Perhaps paradoxically, when your body is able to relax, it's able to have higher energy levels to use at other times throughout the day.
3. Sinus Problems
Regular reflexology treatment has been shown to help alleviate symptoms of colds, sinus infections or flu brought on by stress, including:
Sore throat Laryngitis/loss of voice
Tonsillitis A cough or wheezing
4. Nervous System Stimulation and Reduction of Mental Tensions
Mental tensions become physical tensions that eventually lead to lethargy and illness.
Reflexology stimulates and calms the central nervous system. And this functions to release tension held in the mind and body.
5. Restoring Healthy Organ Functioning
When we're stressed, we hold our breath and trap fear in our bodies. Our lungs and kidneys are typically the first affected.
Reflexology can help address energy blockages in these organs due to stress. And it can support them in returning to a state of health.
6. Stimulating the Brain and Adrenal, Pituitary and Pineal Glands
In addition to the lungs and kidneys, our brains also get quite the strain during stressful times.
Reflexology acts on the brain and glands of the body to calm and restore adequate and alert functioning.
7. Alleviating Migraines and Headaches
Reflexology is known to help with headaches and migraines.
Headaches are caused when our bodies tighten during stress, blocking blood flow. When the body relaxes a little, this blocked blood rushes through our system, causing a throbbing headache.
Migraines can be more debilitating and last for days. Reflexology can trigger points that bring relief to migraine sufferers.
8. Insomnia and Other Sleep Issues
When we're under stress, our sleep schedules aren't the healthiest. We may sleep only a few hours at night or not at all.
Reflexology, especially when coupled with aromatherapy, can help alleviate these symptoms of chronic stress. This allows you a more restful night's sleep. For the Best in Reflexology Treatment Your health is important to you. It can be tempting to work those extra 6 hours every week and take on additional work for extra pay. But it's not worth it in the long run.
If you're ready to give your body the nurturing and relaxation it deserves, check us out today.
What is Auricular Therapy and How Can it Benefit You?
Do you have questions about auricular therapy? Learn all about it here! This article will break down what auricular therapy is and how it can benefit you. In the U.S. alone, around 100 million people live with chronic pain. Much of that number stems from an aging population of people who are more likely to suffer from conditions that create chronic pain. One of the standard pain management approaches is to prescribe opioids, such as codeine. With the risks of prescription drug addiction becoming better known, some people are seeking out alternatives for pain management. One of those alternatives is auricular therapy, also known as auricular acupuncture.
If you haven't heard of it before, don't worry. We'll walk you through where it comes from, what it is, and what it can do for you. Let's jump in!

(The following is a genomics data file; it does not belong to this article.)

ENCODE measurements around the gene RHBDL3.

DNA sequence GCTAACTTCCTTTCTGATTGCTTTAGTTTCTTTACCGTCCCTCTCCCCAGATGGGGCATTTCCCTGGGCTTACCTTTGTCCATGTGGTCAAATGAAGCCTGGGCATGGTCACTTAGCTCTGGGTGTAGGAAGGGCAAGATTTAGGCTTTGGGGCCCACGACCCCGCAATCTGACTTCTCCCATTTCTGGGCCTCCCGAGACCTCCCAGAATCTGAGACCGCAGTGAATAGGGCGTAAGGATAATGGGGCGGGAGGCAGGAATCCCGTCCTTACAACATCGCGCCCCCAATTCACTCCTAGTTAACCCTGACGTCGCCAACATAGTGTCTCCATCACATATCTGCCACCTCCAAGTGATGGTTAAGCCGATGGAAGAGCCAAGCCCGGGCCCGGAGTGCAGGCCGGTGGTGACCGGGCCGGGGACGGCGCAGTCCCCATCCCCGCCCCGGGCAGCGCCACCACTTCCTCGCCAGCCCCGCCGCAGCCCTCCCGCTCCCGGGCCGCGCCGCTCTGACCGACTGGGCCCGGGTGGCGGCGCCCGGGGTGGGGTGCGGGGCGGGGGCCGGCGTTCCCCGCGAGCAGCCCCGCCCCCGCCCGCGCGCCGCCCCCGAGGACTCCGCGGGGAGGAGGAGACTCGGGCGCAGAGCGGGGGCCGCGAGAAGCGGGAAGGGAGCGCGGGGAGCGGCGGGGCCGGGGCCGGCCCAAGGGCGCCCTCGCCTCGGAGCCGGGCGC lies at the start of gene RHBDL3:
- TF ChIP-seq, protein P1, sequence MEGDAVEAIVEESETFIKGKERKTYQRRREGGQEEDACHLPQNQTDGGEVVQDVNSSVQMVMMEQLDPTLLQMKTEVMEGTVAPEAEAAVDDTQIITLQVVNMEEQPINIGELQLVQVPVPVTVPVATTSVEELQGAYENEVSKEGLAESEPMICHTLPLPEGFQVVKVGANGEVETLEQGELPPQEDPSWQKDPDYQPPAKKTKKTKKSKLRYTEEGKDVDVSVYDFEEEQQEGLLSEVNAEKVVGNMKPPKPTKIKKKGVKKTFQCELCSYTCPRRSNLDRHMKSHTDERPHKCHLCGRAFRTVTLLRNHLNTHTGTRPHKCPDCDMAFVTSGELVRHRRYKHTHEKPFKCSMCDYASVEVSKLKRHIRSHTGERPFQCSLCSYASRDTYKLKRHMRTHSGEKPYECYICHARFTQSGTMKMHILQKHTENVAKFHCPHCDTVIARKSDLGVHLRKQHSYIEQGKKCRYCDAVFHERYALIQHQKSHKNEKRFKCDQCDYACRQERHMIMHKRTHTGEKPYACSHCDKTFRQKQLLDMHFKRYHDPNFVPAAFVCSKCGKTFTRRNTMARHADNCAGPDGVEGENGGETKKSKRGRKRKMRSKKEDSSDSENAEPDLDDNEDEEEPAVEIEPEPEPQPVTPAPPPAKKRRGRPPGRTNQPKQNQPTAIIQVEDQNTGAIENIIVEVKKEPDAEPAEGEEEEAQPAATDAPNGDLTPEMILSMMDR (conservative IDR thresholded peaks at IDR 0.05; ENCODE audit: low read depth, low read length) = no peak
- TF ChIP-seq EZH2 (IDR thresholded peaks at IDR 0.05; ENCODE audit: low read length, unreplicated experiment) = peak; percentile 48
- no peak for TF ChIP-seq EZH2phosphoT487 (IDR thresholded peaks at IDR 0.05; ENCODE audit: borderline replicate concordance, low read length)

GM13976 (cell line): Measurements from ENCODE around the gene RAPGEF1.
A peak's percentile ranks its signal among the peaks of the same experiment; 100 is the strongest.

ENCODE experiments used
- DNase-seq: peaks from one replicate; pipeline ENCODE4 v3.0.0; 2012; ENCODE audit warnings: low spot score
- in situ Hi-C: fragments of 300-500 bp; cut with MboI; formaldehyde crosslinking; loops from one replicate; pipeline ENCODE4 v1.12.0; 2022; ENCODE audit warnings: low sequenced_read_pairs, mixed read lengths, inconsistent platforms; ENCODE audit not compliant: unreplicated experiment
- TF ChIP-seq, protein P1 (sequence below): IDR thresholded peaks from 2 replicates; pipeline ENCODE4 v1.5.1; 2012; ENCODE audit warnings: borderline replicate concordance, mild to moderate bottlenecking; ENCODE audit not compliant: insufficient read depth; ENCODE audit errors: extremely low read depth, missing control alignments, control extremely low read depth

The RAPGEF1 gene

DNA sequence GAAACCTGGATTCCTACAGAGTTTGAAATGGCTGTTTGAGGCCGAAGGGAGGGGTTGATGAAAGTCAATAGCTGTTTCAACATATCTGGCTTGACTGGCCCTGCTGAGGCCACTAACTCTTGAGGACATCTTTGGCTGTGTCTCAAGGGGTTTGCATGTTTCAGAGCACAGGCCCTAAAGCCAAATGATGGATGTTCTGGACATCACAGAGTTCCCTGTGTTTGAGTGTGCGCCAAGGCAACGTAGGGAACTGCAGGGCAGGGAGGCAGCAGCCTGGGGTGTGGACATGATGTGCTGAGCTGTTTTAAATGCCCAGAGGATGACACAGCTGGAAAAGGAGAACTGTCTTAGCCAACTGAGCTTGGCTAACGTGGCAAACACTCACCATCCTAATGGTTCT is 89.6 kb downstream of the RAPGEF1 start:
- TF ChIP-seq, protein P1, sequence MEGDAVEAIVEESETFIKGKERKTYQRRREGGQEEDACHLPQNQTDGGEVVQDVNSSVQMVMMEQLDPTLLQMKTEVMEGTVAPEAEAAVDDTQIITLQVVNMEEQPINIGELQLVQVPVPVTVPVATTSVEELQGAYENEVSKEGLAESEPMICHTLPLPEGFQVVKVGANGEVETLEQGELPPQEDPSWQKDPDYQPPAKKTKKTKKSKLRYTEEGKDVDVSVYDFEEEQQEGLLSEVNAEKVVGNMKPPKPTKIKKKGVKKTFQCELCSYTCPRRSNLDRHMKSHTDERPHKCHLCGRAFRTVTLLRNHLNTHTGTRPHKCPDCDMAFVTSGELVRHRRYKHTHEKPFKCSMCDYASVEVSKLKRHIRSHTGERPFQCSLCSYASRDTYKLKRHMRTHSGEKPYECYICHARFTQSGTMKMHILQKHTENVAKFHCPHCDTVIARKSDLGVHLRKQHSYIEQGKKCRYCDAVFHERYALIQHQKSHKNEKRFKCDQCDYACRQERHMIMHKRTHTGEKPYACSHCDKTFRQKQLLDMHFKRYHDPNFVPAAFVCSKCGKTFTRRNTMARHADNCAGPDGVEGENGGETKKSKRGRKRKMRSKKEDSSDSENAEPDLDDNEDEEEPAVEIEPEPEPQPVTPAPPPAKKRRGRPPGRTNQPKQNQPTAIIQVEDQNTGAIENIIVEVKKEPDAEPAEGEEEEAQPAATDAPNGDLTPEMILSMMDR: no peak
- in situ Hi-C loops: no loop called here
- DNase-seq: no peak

Where Did Auricular Therapy Come From?
In its modern form, a French neurologist named Paul Nogieris credited with creating auricular acupuncture. Nogier conducted experiments in which he manipulated portions of the outer ear to see if it reduced pain in other parts of the body. He published his findings in 1957.
Nogier created what is probably the first system of ear acupuncture, but not the idea of manipulating the ear for medical results. Records show that it dates back as far as ancient Egypt. A version of auricular therapy also exists in traditional Chinese medicine. While rooted in Nogier's research, it's been adapted to the traditional Chinese medical model. It should be thought of as a related, but separate, approach.
What is This Therapy?
Nogier put forward the inverted fetus theory. This theory, in essence, claims that the ear resembles an upside-down fetus.
So, say you're experiencing knee pain. The person treating you looks at a diagram of a fetus that's upside down and sees where the knee is located. Then he would locate where that spot is on your ear. Once he finds the spot on your ear, the manipulation of that specific spot on your ear should reduce the pain in your knee. Of course, modern practitioners have more sophisticated charts that diagram what parts of the ear relate to the other parts of the body.
As with many forms of alternative medicine, auricular therapy hasn't received the same level of research normally seen in Western medicine. Even so, there is evidence that it can help patients with a wide range of problems. Migraines are an especially intense and often debilitating form of a headache. In addition to the pain, migraines increase sensitivity to light and sound. They may also create feelings of nausea.
One study showed that finding the right spot on the ear can reduce migraine pain almost immediately. Receiving ear acupuncture regularly also appears to reduce the number and intensity of migraines.